|December through April sketches.|
Over the past winter, I spent a lot more time than in previous years making still life studies at home, which I do in Stillman & Birn hardbound books (I’m trying to fill the ones in my stash before moving on to my preferred softcover editions). I’ve also been working on weekly homework assignments for my colored pencil class on loose sheets of Bristol board. In addition, I used the gray winter months to explore graphite, which I did mostly in a Baron Fig notebook.
In all those cases, I didn’t use my everyday-carry sketchbook signatures, which are generally for urban sketching. As a result, I think I broke a new record: the longest period covered in a six-signature sketchbook – nearly five months. (Typically, I fill six signatures in about two months.) On the front cover is a sketch from the first Sunday USk Seattle outing of 2017 for Lunar New Year. On the back cover are a sketch from the Women’s March in January and a late-blossoming cherry tree in April. It was a particularly long, wet winter.
|A page of toned paper tipped in while binding.|
It bothers me a bit that the graphite sketches are in a different sketchbook (though I do like that they are at least bound and not on loose sheets), but I made that sacrifice because I didn’t enjoy using graphite on the cold-press Canson watercolor paper in my handmade signatures. However, I am happy that for the two sketches I made on toned paper during that period, I was able to easily tip them into the Coptic binding in chronological sequence.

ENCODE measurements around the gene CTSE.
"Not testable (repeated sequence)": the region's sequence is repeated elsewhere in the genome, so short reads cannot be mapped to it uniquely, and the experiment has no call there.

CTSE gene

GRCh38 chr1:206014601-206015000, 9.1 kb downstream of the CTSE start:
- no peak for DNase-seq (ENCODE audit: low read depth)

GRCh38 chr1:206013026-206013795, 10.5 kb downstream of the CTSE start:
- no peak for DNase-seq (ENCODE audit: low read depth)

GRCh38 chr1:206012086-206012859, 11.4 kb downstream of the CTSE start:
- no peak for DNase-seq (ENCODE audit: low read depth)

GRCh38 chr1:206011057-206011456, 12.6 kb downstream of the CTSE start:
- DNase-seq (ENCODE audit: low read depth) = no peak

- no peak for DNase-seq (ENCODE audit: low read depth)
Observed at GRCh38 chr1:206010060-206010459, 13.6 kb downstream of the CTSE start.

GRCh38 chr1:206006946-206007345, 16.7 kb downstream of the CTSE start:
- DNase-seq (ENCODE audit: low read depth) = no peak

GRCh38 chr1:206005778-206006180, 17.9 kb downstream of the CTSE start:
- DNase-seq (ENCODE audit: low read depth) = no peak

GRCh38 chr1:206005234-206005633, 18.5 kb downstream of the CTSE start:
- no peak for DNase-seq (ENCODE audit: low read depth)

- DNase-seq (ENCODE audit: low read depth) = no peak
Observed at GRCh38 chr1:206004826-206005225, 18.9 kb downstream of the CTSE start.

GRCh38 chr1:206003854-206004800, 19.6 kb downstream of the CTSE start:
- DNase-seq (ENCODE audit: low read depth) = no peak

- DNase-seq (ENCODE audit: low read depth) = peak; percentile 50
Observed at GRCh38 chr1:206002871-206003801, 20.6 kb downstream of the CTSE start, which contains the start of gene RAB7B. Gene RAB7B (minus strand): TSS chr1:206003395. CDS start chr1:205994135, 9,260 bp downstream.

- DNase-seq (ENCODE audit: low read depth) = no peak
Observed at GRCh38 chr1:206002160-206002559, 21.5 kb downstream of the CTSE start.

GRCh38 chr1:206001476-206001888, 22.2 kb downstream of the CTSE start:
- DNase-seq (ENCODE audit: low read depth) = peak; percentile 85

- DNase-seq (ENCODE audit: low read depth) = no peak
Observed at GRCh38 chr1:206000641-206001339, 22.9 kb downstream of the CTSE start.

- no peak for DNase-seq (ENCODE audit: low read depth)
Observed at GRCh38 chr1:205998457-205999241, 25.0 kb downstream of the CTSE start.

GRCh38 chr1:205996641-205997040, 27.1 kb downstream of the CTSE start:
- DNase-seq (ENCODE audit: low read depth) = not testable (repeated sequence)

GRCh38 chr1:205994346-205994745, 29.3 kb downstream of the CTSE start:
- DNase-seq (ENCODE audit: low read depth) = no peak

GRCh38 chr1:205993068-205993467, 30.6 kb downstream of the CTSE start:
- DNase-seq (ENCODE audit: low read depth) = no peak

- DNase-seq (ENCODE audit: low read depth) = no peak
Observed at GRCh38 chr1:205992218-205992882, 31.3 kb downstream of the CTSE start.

Here’s food for thought: Maybe I should find loose paper I enjoy using with graphite and simply tip those pages in when I bind the rest of my sketchbook instead of using a separate sketchbook for graphite sketches. I’ll think about that for next winter (as much as I enjoy sketching with graphite, once spring and summer outdoor sketching begins, I’m loathe to sketch without color).